Scientific Management

Scientific Management


The appearance of Frederick Taylor’s theory of scientific management was practically revolutionary for that epoch and symbolized the breakthrough in traditional approach to management process. At the same time, as management theory evolved gradually Taylor’s theory was severely criticized and its role decreased dramatically to the extent that nowadays it is argued whether scientific management still exists or probably it totally vanished. To answer this question it is necessary to define the essence of this theory, its advantages and disadvantages, and find out whether it is still applied today.
First of all, it is necessary to point out that Taylor’s theory was quite innovative since he attempted to develop scientific approach to management and work out steps that could help private industry to improve performance (Kanigel, 105). In actuality, his theory was based on four main values that he considered to be of a paramount importance. They are as follows: efficiency, rationality, productivity, and profit. According to the theorist the efforts of all people working within the organization should be focused on the progress of the four basic values that created the framework of his theory. At the same time, he insisted on the necessity to establish a strict system in which all processes were under the control and command of a company’s administration while the role of employees were minimized and they were actually treated as cogs of the machine. In fact, employees should only develop and polish their skills and abilities, acquire essential experience and perfectly do the routine though highly productive job. This permanent improvement of professional qualities, acquisition of experience, and development of skills and abilities were the basis of professional growth of employees. It is worthy of mention that Taylor stood on the ground that employees were naturally interested in the improvement of their work, its efficiency and productivity, as well as profit because their earnings depended on the amount of items they produced (Milakovich & Gordon, 158).
However, progressive the theory used to be, scientific management is hardly applicable to modern organizations. Anyway, nowadays it is practically impossible to find an organization where scientific management was applied in its pure form. There are several reasons for such a degradation of Taylor’s ideas. First of all, it should be said that along with obvious advantages that the theory offered such as the idea of necessity to increase the productivity and efficiency of work which positively influence profits, application of rational method to production, etc. there remained substantial disadvantages which remained unnoticed until the theory was applied to practice (Milakovich & Gordon, 158). The practical implementation of the theory in the US revealed a number of disadvantages which gradually undermined the effectiveness of this theory and at the present moment Taylor’s ideas are widely criticized.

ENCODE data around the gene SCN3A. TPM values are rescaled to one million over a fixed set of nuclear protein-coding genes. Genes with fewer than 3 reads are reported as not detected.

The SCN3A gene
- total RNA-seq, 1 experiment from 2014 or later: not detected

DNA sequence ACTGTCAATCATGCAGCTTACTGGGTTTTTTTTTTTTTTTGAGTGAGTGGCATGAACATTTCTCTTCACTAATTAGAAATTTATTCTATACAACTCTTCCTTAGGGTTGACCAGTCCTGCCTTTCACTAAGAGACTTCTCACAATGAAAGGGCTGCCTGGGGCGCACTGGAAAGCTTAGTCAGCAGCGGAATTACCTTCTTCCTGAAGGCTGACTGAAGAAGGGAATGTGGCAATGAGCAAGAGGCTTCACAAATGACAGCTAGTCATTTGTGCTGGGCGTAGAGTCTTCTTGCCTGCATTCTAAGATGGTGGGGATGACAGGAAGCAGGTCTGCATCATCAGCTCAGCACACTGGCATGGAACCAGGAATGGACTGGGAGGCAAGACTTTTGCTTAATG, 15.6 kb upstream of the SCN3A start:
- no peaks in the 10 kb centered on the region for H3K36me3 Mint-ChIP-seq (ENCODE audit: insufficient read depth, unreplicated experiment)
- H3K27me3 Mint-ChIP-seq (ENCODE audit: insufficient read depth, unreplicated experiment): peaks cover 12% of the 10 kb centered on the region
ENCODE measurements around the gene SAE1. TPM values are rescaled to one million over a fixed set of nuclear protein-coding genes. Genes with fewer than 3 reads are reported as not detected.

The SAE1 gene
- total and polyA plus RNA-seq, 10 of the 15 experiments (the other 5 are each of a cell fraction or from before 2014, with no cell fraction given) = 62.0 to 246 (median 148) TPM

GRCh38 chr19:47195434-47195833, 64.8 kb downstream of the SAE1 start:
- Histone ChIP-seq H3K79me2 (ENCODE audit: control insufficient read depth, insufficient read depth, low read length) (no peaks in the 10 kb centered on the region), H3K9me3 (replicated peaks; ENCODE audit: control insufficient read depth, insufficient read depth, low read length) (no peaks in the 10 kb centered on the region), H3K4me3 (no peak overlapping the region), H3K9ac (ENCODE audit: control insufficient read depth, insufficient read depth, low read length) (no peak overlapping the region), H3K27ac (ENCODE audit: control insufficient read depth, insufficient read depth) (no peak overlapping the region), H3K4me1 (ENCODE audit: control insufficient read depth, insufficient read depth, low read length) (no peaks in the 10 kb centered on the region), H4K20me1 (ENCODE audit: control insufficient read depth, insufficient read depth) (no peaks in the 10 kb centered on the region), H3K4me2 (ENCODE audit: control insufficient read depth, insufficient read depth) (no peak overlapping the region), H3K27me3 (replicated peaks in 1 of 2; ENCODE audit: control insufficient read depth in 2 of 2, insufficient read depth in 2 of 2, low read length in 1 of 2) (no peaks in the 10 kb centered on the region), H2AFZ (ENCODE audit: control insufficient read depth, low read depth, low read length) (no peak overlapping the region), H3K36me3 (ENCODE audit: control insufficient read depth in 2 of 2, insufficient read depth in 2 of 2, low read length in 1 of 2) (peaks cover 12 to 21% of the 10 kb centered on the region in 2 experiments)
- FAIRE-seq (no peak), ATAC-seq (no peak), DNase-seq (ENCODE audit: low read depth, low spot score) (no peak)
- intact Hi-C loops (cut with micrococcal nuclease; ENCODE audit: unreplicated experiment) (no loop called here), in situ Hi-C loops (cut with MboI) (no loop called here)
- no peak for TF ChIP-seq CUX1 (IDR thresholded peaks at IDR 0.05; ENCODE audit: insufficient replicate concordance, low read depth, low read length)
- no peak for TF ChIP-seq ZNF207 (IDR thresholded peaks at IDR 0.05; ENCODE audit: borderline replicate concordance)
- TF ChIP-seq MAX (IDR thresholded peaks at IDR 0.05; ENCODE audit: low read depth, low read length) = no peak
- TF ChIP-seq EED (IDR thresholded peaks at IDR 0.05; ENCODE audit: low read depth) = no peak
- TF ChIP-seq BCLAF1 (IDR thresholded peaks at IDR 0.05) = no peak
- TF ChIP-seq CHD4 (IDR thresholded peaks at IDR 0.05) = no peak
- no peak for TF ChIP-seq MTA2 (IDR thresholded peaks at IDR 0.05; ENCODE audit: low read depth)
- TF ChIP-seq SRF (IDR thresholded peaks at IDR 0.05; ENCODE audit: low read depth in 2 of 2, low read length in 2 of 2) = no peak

In this respect, it is worthy of mention that scientific managers practically ignores the human element and the view on an employee is quite simplistic since Taylor limits interests and needs of employees only by financial stimuli. Obviously, in actuality, employees’ needs and interests are much more complex and need more human-oriented approach instead of transforming humans into a part of some machine. Furthermore, Taylor’s belief that there would be no conflicts between managers and employees, if there objectives were the same, turned to be erroneous in practice. Conflicts still remained inevitable and what is more even the financial stimuli of employees was efficient enough, since as a rule profit, including those of employees, depended on the law of supply and demand and profitability could not grow constantly neither it could keep pace with productivity (Milakovich & Gordon, 158).
As a result, nowadays in the epoch when creativity, flexibility and certain independence of employees are extremely important, scientific management is in decline. Nonetheless, it persists in a way and often it is not private but public organizations that apply Taylor’s theory in their work. For instance, the modern navy seems to be an adherent of ideas of scientific management since people working in navy work in accordance with strictly regulated norms and standards and their professional and career growth is realized by means of gradual acquisition and improvement of job-related characteristics, skills and abilities. As a result, as people acquire experience and new skills they get a higher rank. Or else, FEMA also applies elements of scientific management in its work. For instance, people working at FEMA get training on a specific job and while working, looking at damaged homes and determining their safety for instance, they keep training and increase their professional level.
Thus, it is possible to conclude that nowadays scientific management is in decline and it has practically vanished in its pure form in modern organizations. Nonetheless, some of its elements still persist and are applicable in some modern organizations, including public ones.


Bibliography:
1. Kanigel, Robert. (1999). The One Best Way: Frederick Winslow Taylor and the Enigma of Efficiency. New York: Penguin, 2000.
2. Milakovich, M.E. & Gordon, G.G. (2003). Public administration in America (9 th ed.). Belmont, CA: Thomson Wadsworth.